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Special Hobby 1/48 scale SPAD VII C1

Kit: No. 48009
Scale: 1/48
Manufacturer: Special Hobby, from MPM Ltd., Mezilesi 718, 193 00 Prague 9, Czech Republic,
Price: $27
Comments: Injection-molded, 69 parts (18 photoetched metal, 2 vacuum-formed windscreens), decals
Pros: Good plastic parts, excellent resin and photoetched parts, well-printed decals
Cons: Cabane struts of unequal length make alignment of top wing difficult, missing fuel hose from top wing to cowl
The SPAD VII (correctly S.P.A.D. for Société Provisoire des Aéroplanes Deperdussin) may not be as well known as the later SPAD XIII used by many American aces, but it was the preferred mount of French aces Guynemer, Nungesser, and Fonck. The SPAD VII had a single synchronized Vickers machine gun and an excellent 150- or 180-horsepower Hispano-Suiza engine (in contrast to the troublesome 200-horsepower geared version used on some SPAD XIII and S.E. 5a fighters). The SPAD was sturdy, fast, and could out-dive its contemporaries.

Special Hobby has joined other Czech Republic companies in producing 1/48 scale World War I aircraft kits. This kit contains well-cast resin parts, fine photoetched metal parts, vacuum-formed clear windscreens, and good injection-molded plastic parts. Decal markings and four-view drawings are supplied for two French and one Italian aircraft. Exploded-view instructions are easy to understand and indicate the colors of interior parts.

I spent considerable time cleaning up and assembling the resin and photoetched metal cockpit parts. With a little fitting and filing, the assembled cockpit fit well between the fuselage halves. There were no locating pins in the fuselage, but it went together fine.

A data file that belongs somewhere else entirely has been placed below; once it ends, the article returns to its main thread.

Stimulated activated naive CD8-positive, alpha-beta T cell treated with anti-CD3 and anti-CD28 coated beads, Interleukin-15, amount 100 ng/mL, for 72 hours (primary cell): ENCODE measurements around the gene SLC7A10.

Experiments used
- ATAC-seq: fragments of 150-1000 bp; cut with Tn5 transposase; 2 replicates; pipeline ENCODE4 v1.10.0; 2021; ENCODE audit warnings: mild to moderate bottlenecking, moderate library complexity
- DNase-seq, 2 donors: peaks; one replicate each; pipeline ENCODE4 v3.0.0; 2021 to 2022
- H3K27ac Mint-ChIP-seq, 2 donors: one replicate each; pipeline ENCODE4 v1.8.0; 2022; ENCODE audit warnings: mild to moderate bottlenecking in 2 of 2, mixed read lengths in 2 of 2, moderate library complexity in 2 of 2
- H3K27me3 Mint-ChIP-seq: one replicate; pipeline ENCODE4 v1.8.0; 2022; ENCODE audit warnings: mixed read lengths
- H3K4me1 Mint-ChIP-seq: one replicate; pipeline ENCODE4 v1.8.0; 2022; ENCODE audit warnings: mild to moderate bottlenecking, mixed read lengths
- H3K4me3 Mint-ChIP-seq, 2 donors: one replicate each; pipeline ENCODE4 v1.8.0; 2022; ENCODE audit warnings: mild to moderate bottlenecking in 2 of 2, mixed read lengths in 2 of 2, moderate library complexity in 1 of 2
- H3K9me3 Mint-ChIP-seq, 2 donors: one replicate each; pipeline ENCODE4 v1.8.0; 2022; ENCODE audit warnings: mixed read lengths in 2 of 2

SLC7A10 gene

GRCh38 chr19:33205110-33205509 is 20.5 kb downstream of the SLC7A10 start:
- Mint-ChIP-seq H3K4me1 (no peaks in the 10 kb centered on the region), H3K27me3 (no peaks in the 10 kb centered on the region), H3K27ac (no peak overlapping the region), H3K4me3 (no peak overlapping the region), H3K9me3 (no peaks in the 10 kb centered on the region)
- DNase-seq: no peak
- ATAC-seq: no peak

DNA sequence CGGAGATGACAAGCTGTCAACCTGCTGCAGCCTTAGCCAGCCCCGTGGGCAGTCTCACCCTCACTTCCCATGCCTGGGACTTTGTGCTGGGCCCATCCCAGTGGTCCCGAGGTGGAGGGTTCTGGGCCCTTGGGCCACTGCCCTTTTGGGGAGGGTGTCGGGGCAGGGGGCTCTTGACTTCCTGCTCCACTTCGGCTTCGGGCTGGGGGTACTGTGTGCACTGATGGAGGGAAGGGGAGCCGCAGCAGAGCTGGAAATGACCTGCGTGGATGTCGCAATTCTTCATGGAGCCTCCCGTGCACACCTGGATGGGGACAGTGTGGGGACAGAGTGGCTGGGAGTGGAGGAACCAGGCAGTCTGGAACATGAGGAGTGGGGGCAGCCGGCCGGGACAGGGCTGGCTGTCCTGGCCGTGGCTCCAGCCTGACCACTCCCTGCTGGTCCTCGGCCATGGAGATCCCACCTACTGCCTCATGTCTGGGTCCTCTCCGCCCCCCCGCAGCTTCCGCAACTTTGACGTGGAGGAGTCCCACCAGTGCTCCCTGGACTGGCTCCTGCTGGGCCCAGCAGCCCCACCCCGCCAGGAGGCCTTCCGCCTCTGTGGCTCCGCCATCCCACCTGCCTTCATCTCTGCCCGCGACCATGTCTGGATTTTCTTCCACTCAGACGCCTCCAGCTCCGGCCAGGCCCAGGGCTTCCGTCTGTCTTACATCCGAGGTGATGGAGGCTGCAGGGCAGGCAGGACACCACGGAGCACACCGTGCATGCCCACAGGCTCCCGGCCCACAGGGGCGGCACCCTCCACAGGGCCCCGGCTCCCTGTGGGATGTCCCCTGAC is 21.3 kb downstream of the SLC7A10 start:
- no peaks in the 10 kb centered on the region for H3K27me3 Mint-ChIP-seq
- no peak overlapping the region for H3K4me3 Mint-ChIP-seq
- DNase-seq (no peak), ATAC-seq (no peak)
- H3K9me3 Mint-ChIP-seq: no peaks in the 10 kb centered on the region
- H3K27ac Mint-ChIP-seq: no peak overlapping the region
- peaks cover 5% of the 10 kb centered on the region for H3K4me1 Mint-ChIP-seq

I fastened the lower wings to the completed fuselage but delayed the remaining assembly work until after painting and decaling. That's the best way to assemble biplanes, especially those with as many struts as the SPAD. I painted the model with an overall coat of Polly Scale WWI French beige, darkened slightly on the forward fuselage and landing gear, as suggested by the fine box art. I chose to do Guynemer's aircraft as it appeared in September, 1916. The decals were well-printed and responded satisfactorily to decal setting solutions. I attached the machine gun, its sight, and the windscreen before adding the struts and top wing.

Limited-production biplane kits are usually a challenge, and Special Hobby's SPAD was no exception. The cabane struts did not provide a good platform for the upper wing because they weren't equal in length. To align everything, I made balsa jigs to hold the top wing in position over the lower wing and fuselage. I used a brass wire for the hose from the upper-wing gas tank to the engine, and this doubled as a support for the upper wing as I added the struts. The inboard interplane struts needed transverse rods, which I made from brass wire. Stretched sprue, painted monofilament, and fine steel wire make up the rigging and control wires. I reinforced the landing-gear strut joints with small wire inserts.

The kit surfaces fit almost perfectly on the 1/48 scale plans in the Windsock Data Profile SPAD VII, and the contours appear correct as well. As with most limited-production biplane kits, this one was labor intensive. I spent more than 40 hours on it and recommend it to experienced biplane builders.

- Dr. Bill Funcke


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